Wednesday, August 26, 2020

~ In Pursuit of Wildness: Manzanar National Historic Site ~

The article "In Pursuit of Wildness: Manzanar National Historic Site" by Robert Griego was originally published on the "RoadRUNNER Touring & Travel" magazine website on 8/26/20.

“Our differences in beliefs do not truly separate us or elevate us over others. Rather, they highlight the rich tapestry that is humanity.”
— George Takei

Once upon a time, Manzanar National Historic Site was called Manzanar War Relocation Center. It was one of 10 camps where Japanese American citizens were incarcerated during World War II. I had never been there, and I knew little about this site, though I knew that it is managed by the National Park Service, for which I once worked at Sequoia and Kings Canyon National Parks, just west from there over the Sierra.

Manzanar National Historic Site, established on March 3, 1992, can be found along a section of US 395 known as the Sierra Vista Scenic Byway, about 10 miles from Lone Pine, CA. Lone Pine is a springboard to some amazing motorcycle routes: the towns of Bishop and Mammoth Lakes, Death Valley National Park, Yosemite National Park, Devils Postpile National Monument, and Lake Tahoe. This story begins at the Lone Pine Campground, one of my favorites. The campground sits at an elevation of around 6,000 feet and has a birds-eye view of 14,494-foot, snow-laced Mount Whitney on the eastern Sierra mountain range. There are over 40 campsites located next to a babbling creek.

The campground is virtually empty as I circle the loop looking for just the right site. Every campsite has a yellow “reserved” sign that expired last night. Then a pattern begins to emerge. All the names were reserved with Japanese surnames. Why so many? Surely, the campground host approaching in his golf cart would know. “Why are there so many Japanese names?” I ask as he removes the signs.

“They were here for a pilgrimage of sorts. They went to Manzanar for a special celebration. They reserved all of the campsites yesterday, and left early this morning,” he explains. “You’ve picked the best site,” he adds.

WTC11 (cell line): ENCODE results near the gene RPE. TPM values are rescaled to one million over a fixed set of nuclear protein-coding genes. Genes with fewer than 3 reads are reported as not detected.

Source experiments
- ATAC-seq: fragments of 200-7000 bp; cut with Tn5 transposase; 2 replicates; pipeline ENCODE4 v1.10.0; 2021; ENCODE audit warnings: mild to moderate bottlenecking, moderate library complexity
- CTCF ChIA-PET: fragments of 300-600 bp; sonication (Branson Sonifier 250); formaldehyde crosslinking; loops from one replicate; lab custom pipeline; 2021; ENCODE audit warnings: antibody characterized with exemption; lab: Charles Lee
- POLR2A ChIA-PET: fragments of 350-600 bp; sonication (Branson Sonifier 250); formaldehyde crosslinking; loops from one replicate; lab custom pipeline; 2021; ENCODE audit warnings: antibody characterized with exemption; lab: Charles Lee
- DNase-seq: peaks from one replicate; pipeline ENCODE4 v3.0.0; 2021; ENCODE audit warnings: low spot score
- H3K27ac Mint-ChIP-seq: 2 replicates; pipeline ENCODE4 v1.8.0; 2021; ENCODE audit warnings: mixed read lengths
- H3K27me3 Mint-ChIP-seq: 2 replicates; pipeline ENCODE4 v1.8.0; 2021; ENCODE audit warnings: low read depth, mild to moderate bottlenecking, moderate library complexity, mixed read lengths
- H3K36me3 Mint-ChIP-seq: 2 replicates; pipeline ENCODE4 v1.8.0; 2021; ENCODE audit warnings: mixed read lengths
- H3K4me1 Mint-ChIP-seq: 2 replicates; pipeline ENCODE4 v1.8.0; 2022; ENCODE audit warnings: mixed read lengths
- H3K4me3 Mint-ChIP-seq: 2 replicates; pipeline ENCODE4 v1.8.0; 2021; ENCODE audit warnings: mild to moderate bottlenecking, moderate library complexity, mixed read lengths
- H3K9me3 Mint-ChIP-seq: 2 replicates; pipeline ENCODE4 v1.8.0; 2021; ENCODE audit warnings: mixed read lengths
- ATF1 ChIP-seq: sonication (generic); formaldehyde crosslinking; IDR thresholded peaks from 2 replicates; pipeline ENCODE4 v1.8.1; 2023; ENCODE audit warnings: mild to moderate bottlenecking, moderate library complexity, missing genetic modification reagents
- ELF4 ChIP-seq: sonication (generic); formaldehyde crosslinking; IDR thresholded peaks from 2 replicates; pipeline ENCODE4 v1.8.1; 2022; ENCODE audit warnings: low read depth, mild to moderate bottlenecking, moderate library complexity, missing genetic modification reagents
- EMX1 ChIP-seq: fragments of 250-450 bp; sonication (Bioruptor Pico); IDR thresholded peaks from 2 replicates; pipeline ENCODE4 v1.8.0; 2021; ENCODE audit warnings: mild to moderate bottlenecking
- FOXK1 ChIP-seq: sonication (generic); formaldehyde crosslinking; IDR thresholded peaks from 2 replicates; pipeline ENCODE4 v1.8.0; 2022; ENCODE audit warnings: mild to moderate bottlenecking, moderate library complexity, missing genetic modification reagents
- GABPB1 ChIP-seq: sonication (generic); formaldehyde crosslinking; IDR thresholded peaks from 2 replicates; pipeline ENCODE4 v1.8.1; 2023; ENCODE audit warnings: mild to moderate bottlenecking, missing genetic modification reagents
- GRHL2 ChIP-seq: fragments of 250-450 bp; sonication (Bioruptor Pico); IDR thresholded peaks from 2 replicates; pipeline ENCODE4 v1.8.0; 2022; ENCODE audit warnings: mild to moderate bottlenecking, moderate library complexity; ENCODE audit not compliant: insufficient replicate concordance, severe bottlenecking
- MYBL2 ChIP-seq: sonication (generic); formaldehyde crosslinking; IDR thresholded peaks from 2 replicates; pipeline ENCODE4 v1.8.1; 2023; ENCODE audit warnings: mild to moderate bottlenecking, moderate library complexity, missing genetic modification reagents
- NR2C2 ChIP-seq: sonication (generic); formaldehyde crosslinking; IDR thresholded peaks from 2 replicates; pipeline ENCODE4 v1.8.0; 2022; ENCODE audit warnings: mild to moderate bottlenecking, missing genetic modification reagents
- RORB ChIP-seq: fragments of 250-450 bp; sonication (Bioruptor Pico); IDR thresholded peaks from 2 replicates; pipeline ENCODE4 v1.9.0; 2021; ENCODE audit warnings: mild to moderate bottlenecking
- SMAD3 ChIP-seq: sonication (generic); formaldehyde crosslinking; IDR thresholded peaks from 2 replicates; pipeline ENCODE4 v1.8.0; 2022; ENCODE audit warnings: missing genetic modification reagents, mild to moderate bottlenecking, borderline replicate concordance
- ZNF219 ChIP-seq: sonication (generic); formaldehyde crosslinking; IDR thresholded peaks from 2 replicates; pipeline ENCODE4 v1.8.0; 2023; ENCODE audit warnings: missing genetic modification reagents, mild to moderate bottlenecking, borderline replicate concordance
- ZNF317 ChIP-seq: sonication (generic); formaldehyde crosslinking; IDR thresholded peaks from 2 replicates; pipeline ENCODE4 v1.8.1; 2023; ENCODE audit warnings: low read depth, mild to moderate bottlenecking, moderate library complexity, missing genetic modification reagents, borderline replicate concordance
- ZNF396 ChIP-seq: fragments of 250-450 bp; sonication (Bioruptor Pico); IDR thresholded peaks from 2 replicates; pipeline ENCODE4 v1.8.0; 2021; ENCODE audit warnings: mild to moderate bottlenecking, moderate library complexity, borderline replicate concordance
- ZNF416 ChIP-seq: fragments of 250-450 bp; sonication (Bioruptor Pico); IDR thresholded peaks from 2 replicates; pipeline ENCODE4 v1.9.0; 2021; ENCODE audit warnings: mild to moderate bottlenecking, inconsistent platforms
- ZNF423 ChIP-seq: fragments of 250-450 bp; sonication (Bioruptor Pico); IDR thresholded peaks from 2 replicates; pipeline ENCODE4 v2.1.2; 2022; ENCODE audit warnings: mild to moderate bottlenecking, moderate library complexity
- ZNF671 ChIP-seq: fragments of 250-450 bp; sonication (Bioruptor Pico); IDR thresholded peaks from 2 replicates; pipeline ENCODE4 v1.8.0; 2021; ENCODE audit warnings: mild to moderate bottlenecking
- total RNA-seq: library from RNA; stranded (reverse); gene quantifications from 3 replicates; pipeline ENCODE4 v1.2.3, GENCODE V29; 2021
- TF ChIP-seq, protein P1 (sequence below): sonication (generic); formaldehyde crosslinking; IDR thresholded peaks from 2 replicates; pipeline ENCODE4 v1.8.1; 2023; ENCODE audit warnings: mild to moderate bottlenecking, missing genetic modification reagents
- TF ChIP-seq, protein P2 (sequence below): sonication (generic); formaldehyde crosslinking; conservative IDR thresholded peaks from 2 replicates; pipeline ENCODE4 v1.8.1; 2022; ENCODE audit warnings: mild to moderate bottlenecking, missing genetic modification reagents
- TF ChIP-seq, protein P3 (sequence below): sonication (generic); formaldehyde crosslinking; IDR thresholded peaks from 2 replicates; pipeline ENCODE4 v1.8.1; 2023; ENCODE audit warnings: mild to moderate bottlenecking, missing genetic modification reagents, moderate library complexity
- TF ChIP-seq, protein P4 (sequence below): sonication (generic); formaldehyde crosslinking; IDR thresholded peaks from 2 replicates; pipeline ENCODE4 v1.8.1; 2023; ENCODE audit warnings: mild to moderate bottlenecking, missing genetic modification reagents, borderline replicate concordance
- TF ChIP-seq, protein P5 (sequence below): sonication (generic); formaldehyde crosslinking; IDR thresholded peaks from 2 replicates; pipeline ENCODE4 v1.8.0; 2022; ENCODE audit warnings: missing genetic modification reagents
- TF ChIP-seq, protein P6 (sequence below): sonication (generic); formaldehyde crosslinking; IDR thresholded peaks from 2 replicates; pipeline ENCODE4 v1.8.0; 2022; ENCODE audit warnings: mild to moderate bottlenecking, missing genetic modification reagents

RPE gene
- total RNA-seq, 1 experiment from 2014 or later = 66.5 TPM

The campground is quiet and the night sky is bright as my campfire crackles. A shooting star crosses the entire sky. I wait for another one; perhaps the Japanese campers did too. Sleep comes easily as I look for the next shooting star. I think the coyote in the distance waits too, or maybe the sliver of the moonlight caught his attention. I think more about the Japanese campers and what they must have been looking for in these night skies. Perhaps it was only a glimpse into the past. I can only imagine the talk around the campfire, full of respect and honor, paying homage to family and friends who endured hardships beneath the ever-watching eye of Mount Whitney. Sleep finally comes, but my mind is lingering on the Japanese campers. Tomorrow, I will go to Manzanar National Historic Site.

There is a light rain as I head north on US 395; I exit onto the frontage road, Blue Star Memorial Highway. The guard tower points me toward the former Manzanar War Relocation Center. But first, I must pass by the original Military Police Sentry Post before heading to the visitor center.

The camp opened on June 1, 1942, and closed on Nov. 21, 1945. More than 11,000 Japanese Americans were processed through the facility, which at its peak had a population of 10,046. Overall, the U.S. government detained more than 110,000 men, women, and children—Japanese American citizens and resident Japanese aliens—at this and other military-style camps. It is painful to read the statistics.

Manzanar National Historic Site will force you to think about this time in our history. It’s hard to understand, yet war does that to even civilized nations. We may not be proud of what we did, but the National Park Service has done an outstanding job to help define this moment in time. How do we right a wrong? The question is hard. The National Park Service has started by telling the story, written by survivors of that era, and that’s a step forward.


Manzanar National Historic Site tells the story of the thousands of Japanese Americans who spent all or part of World War II at the war relocation camp at Manzanar. Start your visit by watching the award-winning 22-minute film Remembering Manzanar, which is shown every half hour at the visitor center’s theater. The film includes rare historic footage and photographs as well as personal recollections of several people who were incarcerated at the remote desert facility. As the park literature states, the film “gives viewers a sense of the place and its past, and a glimpse into a time when American citizens were exiles because of their ancestry.” When planning your trip, keep in mind that this can be a windy area, and temperatures vary from 100 degrees in the summer to 40 degrees in the winter. These are the same conditions encountered by those incarcerated here during World War II.


In addition to the visitor center, which has the film and exhibits, there are ranger-led activities, a 3.2-mile self-guided driving tour, “Block 14” exhibits depicting life at Manzanar, and opportunities for biking, birding, and wildlife viewing. The Annual Manzanar Pilgrimage event traditionally is held in April.


Manzanar National Historic Site is open year-round. The Manzanar Visitor Center is open daily from 9 a.m. to 4:30 p.m. Admission is free.

For more information, including holiday operating schedules, see

Text and Photography:

Robert Griego

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